- Associated Press - Tuesday, July 28, 2015

July 28—In case a back-bending bridge pose isn’t hard enough, try doing it on water.

With a look that managed to span the gap between serenity and sheer willpower, Tara Beck popped, belly to the sky, onto her hands and the balls of her feet.

It would have been impressive enough on dry land; Beck was demonstrating the advanced asana — or yogic pose — while balancing on a stand-up paddleboard.

The latest craze to sweep the world of Zen-based fitness, paddleboard yoga is in essence a combination of surfing and yoga. It’s a common site on coastlines across the globe. But here in land-locked Pueblo? As it turns out, yes.

“It was kind of a whim,” said Lindsay Smith, an instructor at Pueblo’s Studio Share and the driving force behind the introduction of paddleboard yoga to Southeastern Colorado. “It’s been wonderful. It’s quite the experience.”

After learning about the benefits and growing popularity of paddleboard yoga, the Studio Share team took the plunge. Smith got certified to teach the classes, while studio owner Christina McCann procured seven inflatable boards and permission to take the classes to the water.

Specifically to Gateway Park on the Historic Arkansas Riverwalk of Pueblo. Thriceweekly classes started there in June.

Diving in

“It really was a huge leap of faith,” McCann said. “I didn’t know what (we would do) if it didn’t work.”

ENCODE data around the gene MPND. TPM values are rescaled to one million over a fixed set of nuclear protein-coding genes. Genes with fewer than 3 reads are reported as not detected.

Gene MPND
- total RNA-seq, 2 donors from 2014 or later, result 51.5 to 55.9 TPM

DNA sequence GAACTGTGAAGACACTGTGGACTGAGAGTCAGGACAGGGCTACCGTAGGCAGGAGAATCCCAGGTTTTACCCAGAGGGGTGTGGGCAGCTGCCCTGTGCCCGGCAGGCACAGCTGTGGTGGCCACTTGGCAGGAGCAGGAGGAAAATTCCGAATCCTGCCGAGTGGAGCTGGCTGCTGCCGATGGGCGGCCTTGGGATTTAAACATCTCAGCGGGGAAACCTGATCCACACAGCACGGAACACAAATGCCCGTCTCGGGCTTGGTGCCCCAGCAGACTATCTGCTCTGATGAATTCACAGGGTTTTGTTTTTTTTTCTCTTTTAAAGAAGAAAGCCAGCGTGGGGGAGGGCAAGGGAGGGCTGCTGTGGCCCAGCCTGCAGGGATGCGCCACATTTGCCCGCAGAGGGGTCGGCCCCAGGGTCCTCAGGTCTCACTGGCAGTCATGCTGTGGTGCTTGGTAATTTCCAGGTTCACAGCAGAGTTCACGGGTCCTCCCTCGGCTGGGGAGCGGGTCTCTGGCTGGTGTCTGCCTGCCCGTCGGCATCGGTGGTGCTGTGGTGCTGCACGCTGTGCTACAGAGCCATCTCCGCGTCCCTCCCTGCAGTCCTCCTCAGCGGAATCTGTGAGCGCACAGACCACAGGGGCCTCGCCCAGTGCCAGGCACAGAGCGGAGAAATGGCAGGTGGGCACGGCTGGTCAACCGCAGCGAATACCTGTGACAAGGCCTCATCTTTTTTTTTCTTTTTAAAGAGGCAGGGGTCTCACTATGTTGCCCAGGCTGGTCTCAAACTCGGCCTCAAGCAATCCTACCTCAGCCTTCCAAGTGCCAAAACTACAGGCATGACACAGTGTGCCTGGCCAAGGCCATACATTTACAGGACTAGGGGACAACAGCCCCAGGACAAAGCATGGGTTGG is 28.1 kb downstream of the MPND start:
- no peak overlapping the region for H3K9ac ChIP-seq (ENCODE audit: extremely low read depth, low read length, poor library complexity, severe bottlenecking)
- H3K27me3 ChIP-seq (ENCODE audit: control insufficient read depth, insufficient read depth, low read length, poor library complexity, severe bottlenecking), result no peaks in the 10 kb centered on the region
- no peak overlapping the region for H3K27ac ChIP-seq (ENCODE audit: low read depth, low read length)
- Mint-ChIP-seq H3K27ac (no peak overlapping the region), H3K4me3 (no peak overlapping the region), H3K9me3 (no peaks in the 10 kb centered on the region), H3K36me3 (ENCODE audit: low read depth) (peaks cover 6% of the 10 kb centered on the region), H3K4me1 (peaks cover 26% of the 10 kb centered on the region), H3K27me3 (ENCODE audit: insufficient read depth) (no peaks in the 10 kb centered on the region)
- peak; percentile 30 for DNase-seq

The boards, paddles, life jackets and rental fees for HARP cost about $5,500 — a significant investment for a nonprofit yoga studio that requests donations instead of charging tuition. But the students’ enthusiasm and responses, to say nothing of the waiting list of students, have made it all worthwhile.

“It’s such an investment, but at the same time it’s been so rewarding,” McCann said. “I’m glad I did it.”

Get centered

On a recent Monday afternoon, seven adventure-

some students paddled across Gateway’s lagoon to bend, stretch, flow, focus their breath and, in some cases, conquer their fears under Smith’s watchful eye. They ranged from experienced yogis — the bridge expert Beck is also a Share Studio instructor — to firsttime practitioners.

And Smith was gentle when encouraging each to find their centers despite the unstable boards and the breeze that ruffled the water.

“We’re surrendering to the water,” she quietly said, while students concentrated on holding their poses. “Let it take us where we may go.”

Melinda Luttrell wrapped up her hourlong class with a broad grin and soaked clothing. It wasn’t entirely clear if the moisture was from the river water seeping onto her paddleboard or the sweat from a good workout.

What was clear was her pride after successfully completing her first yoga class. Ever.

“I had a blast, it was fun!” a delighted Luttrell said. The weightlifter said she was looking for a different form of fitness. Safe to say she’s hooked on paddleboard yoga.

“This is something I thought wouldn’t kill me,” she said. “I would definitely do it again.”

A healthy practice

That’s exactly the sort of feedback that Smith is happy to hear.

Yoga in and of itself is healthy and healing, she said. Add in the element of water and the benefits intensify.

“It gives people the opportunity to be totally present,” she said. That’s because to properly perform the asanas, students must be completely focused on what they are doing. Distractions — be them weather, cars, animals or passersby — must be totally shut out.

For Smith, helping students to find their focus, balance and comfort in a foreign environment is a great reward.

“We, like all instructors, have our own journeys,” she said. “If I can help one person to heal and feel more sane, I have done my job.”

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(c)2015 The Pueblo Chieftain (Pueblo, Colo.)

Visit The Pueblo Chieftain (Pueblo, Colo.) at www.chieftain.com

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